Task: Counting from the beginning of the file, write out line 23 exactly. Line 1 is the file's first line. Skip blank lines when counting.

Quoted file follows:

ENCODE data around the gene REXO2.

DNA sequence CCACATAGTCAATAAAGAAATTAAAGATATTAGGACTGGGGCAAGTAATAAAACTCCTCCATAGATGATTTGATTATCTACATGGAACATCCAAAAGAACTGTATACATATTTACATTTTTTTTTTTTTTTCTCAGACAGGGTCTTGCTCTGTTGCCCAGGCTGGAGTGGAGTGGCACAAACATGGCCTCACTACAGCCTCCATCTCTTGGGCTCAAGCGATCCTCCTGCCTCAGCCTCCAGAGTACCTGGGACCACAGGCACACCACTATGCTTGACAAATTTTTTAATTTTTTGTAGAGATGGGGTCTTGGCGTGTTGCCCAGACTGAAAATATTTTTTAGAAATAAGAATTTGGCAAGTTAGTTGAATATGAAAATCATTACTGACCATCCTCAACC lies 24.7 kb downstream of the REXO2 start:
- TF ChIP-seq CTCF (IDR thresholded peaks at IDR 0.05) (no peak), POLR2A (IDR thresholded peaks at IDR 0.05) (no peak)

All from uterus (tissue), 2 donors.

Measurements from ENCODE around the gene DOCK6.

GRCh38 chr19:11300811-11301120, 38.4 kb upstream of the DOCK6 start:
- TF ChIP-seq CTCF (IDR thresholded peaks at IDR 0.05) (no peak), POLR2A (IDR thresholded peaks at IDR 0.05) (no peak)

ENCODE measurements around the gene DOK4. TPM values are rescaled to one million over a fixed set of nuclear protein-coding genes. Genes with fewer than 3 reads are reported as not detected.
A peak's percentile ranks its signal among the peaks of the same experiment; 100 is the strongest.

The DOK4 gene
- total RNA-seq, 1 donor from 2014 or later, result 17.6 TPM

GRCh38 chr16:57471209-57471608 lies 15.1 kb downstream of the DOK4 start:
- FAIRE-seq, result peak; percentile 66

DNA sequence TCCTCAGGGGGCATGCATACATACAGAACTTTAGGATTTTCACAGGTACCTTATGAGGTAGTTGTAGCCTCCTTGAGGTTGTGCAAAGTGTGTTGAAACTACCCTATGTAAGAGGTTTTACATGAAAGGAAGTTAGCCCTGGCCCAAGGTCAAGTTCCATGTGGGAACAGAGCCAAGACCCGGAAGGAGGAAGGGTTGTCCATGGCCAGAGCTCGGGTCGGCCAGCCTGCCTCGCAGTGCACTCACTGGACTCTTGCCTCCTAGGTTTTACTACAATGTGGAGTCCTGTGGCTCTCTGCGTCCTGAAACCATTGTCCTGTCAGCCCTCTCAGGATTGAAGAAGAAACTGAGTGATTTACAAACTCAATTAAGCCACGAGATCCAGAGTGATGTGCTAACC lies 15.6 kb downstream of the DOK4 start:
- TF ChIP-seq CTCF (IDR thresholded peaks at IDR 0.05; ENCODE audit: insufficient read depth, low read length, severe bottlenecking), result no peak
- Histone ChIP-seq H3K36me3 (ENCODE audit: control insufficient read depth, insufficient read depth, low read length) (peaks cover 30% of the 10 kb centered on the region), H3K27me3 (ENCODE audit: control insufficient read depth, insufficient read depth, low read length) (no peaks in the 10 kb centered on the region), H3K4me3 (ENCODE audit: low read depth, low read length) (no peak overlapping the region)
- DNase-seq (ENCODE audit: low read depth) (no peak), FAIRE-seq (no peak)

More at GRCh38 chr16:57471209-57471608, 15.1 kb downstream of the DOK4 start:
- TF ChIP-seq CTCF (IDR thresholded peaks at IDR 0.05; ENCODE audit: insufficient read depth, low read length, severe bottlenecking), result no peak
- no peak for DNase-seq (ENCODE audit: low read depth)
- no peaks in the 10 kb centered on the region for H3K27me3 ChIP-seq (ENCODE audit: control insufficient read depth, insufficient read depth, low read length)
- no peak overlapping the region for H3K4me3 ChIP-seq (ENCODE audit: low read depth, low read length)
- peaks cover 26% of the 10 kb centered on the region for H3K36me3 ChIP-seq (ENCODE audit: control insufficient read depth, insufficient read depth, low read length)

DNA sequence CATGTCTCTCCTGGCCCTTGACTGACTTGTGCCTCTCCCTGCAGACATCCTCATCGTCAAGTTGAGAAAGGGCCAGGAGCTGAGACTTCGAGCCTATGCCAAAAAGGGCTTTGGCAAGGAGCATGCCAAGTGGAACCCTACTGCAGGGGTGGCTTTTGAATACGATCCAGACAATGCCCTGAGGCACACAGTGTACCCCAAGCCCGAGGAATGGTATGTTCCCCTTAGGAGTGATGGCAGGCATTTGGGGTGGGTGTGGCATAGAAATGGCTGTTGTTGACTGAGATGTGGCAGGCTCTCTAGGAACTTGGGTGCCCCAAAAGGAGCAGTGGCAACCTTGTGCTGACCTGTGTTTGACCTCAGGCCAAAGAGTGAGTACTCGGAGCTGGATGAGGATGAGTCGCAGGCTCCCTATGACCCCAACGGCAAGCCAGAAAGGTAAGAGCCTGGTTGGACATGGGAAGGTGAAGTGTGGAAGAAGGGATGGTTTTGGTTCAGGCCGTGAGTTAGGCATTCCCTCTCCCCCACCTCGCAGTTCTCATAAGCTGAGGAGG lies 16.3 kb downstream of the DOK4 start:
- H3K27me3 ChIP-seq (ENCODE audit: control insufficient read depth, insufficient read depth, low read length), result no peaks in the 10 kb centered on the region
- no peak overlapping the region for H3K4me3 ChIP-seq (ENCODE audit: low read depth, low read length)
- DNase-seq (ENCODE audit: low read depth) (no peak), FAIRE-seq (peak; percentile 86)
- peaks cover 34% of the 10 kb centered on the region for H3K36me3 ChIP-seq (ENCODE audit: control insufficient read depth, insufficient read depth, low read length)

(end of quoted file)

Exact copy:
- peaks cover 26% of the 10 kb centered on the region for H3K36me3 ChIP-seq (ENCODE audit: control insufficient read depth, insufficient read depth, low read length)